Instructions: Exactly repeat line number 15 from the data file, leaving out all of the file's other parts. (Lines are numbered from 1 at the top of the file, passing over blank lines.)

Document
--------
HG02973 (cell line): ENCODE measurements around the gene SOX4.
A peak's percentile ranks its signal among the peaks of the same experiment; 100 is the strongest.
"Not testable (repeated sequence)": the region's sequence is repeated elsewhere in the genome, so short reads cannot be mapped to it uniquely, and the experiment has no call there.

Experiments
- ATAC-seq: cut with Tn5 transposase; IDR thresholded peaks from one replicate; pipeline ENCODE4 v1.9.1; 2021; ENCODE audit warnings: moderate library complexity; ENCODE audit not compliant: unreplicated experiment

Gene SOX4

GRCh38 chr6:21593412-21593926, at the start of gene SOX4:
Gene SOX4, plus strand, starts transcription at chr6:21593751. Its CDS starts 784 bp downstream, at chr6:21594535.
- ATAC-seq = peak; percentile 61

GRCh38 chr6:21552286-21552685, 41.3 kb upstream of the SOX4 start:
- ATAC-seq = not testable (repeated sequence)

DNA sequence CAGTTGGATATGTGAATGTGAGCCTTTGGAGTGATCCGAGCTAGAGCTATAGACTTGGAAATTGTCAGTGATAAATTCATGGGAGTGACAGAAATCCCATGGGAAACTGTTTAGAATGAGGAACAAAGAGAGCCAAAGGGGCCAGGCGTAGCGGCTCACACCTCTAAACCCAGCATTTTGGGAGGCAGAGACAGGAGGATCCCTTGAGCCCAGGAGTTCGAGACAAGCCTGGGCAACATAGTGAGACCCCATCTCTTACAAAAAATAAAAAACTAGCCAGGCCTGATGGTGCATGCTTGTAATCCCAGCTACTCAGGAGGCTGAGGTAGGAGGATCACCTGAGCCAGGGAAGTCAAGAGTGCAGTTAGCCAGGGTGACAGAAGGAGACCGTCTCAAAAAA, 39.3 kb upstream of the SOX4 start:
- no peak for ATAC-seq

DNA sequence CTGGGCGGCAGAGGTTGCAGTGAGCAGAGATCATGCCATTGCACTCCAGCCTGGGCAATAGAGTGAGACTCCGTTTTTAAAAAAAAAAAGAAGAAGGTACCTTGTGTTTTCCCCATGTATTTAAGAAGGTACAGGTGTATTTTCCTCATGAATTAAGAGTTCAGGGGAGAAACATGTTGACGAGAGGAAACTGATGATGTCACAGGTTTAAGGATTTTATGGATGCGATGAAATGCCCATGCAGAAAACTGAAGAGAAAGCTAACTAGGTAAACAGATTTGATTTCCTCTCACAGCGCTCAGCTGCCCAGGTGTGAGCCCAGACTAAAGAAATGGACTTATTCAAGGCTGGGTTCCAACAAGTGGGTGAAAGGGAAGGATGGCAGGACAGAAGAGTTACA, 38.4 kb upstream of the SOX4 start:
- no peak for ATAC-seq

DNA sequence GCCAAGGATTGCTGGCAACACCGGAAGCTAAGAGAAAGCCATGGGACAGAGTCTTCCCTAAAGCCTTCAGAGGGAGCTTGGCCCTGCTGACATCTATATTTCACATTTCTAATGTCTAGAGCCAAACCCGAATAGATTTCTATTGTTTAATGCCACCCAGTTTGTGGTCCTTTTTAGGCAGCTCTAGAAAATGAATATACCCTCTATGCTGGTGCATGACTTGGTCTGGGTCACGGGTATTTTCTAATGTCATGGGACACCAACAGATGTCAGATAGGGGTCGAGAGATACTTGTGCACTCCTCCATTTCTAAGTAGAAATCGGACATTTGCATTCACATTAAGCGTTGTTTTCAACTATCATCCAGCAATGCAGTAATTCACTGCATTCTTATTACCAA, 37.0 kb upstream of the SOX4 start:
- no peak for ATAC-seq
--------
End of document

- no peak for ATAC-seq